Duff McKagan – Lighthouse (2023) [Official Digital Download 24bit/48kHz]

Duff McKagan – Lighthouse (2023)
FLAC (tracks) 24 bit/48 kHz | Time – 40:41 minutes | 498 MB | Genre: Rock
Studio Masters, Official Digital Download | Front Cover | © The World Is Flat

LIGHTHOUSE now marks the first full length collection born in McKagan’s private studio with 11 songs ranging in tenor and scope, and broadening the trajectory set on 2019’s TENDERNESS album. “I’ve sort of found my place of comfort on how I like my own music to sound,” McKagan says. “These really are just simple punk songs, laid bare without me screaming. The topics run the gamut, but you shall see and hear that. The idea of starting this record off with an ode to my wife, and ending with an ode to life, codify the two things I love most. I hope you guys dig what you are about to hear… – Duff”

There’s something admirably weird about Duff McKagan releasing an album in 2023. For a man who’s not only locked up his place in rock ‘n’ roll history thanks to being not just an integral part of Guns N’ Roses, but also the only member of that band you’d probably want to hang out with for longer than five minutes, McKagan has nonetheless been a restless rock ‘n’ roller. In addition to his notable side hustles—everything from going to college in his mid-30s to study business (and eventually opening up a wealth management firm focused on rockers as a client base) to writing a sports column for ESPN—he has never been willing to put his musical career on hold as he waits for Axl to call.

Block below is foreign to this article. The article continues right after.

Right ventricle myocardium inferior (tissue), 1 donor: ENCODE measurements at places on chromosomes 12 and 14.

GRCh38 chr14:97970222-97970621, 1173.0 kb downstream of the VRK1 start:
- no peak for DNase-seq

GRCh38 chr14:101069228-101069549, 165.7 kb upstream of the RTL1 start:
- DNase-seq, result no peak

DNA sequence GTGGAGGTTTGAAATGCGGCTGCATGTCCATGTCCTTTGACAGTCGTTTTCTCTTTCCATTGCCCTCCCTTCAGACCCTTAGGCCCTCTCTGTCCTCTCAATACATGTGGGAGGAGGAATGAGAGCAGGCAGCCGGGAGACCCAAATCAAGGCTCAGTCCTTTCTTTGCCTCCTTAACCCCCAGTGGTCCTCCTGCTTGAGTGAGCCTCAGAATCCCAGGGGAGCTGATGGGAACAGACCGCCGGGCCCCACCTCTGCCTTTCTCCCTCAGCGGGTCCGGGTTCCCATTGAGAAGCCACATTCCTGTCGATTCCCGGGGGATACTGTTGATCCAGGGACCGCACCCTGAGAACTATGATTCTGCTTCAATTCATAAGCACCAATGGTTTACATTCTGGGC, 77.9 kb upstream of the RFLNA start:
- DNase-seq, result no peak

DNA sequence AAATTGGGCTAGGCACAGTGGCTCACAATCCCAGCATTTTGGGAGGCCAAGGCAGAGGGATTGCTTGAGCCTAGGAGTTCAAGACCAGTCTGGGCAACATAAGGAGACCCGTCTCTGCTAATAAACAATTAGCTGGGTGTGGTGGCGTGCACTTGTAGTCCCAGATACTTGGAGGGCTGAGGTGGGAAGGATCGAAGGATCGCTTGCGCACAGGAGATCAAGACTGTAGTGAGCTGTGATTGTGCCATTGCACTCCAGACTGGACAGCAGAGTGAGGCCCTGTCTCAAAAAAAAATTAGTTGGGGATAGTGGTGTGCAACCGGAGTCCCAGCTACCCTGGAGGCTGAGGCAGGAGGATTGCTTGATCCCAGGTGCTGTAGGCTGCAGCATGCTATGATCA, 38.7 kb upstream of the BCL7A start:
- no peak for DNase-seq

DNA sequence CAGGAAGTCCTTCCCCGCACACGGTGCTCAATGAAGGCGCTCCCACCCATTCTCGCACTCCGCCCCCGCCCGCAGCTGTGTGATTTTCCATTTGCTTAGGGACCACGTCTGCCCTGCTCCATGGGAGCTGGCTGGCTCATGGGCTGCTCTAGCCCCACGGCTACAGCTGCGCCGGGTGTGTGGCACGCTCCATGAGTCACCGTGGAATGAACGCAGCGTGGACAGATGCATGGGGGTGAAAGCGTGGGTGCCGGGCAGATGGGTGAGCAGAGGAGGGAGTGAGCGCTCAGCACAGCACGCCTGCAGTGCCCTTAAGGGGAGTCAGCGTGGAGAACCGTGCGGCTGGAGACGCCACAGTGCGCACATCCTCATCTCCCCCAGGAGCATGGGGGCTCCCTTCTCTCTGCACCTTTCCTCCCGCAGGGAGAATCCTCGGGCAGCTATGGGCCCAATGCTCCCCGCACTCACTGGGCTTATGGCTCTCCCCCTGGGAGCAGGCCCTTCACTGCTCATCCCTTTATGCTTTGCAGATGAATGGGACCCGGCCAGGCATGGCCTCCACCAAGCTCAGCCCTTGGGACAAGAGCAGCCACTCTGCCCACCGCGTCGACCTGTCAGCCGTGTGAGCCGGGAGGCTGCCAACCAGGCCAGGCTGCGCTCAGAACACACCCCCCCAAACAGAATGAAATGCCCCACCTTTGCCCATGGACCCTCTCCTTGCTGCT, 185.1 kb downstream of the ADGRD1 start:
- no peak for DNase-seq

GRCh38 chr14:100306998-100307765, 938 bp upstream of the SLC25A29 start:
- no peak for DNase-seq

Lighthouse is his third solo album, following along from 2019’s Shooter Jennings-produced Tenderness. While this record is built upon far less confessional material than Tenderness, Lighthouse still maintains that record’s combination of open-hearted songwriting and warm-blooded rock ‘n’ roll. (And, on “Longfeather” and “Fallen Ones,” just the right amount of twang.) Although McKagan isn’t the world’s strongest singer—his is still a punk rocker’s howl squeezed into a troubadour’s delivery—his voice crackles with personality and believability. When those vocals are multi-tracked into backing harmonies, the effect is like a punch in the gut.

The arrangements throughout Lighthouse are straightforward—guitar, bass, drums, keys—but they’re richly executed, with thoughtfully layered production that gives them ample body without making them feel overworked. Whether the lyrics are snotty and punk-informed—”Just Another Shakedown” is a gleeful rocker that just happens to be about eating the rich, while “Holy Water” swings luxuriously and a bit sacrilegiously—or more gentle like the straightforward acoustics of “I Just Don’t Know” and the balladry of “Forgiveness,” there’s an authenticity to all of McKagan’s songs that’s refreshing. And, despite the latent grandiosity baked into some of the more arena-ready cuts, for the most part, the performances are pretty nuanced and dynamic, making Lighthouse a surprisingly mature counterargument to all those “rock is dead” naysayers. – Jason Ferguson

01. Duff McKagan – Lighthouse (03:20)
02. Duff McKagan – Longfeather (04:11)
03. Duff McKagan – Holy Water (04:31)
04. Duff McKagan – I Saw God On 10th St. (03:05)
05. Duff McKagan – Fallen (04:21)
06. Duff McKagan – Forgiveness (03:24)
07. Duff McKagan – Just Another Shakedown (02:49)
08. Duff McKagan – Fallen Ones (03:27)
09. Duff McKagan – Hope (04:28)
10. Duff McKagan – I Just Don’t Know (05:27)
11. Duff McKagan – Lighthouse (Reprise) (01:32)


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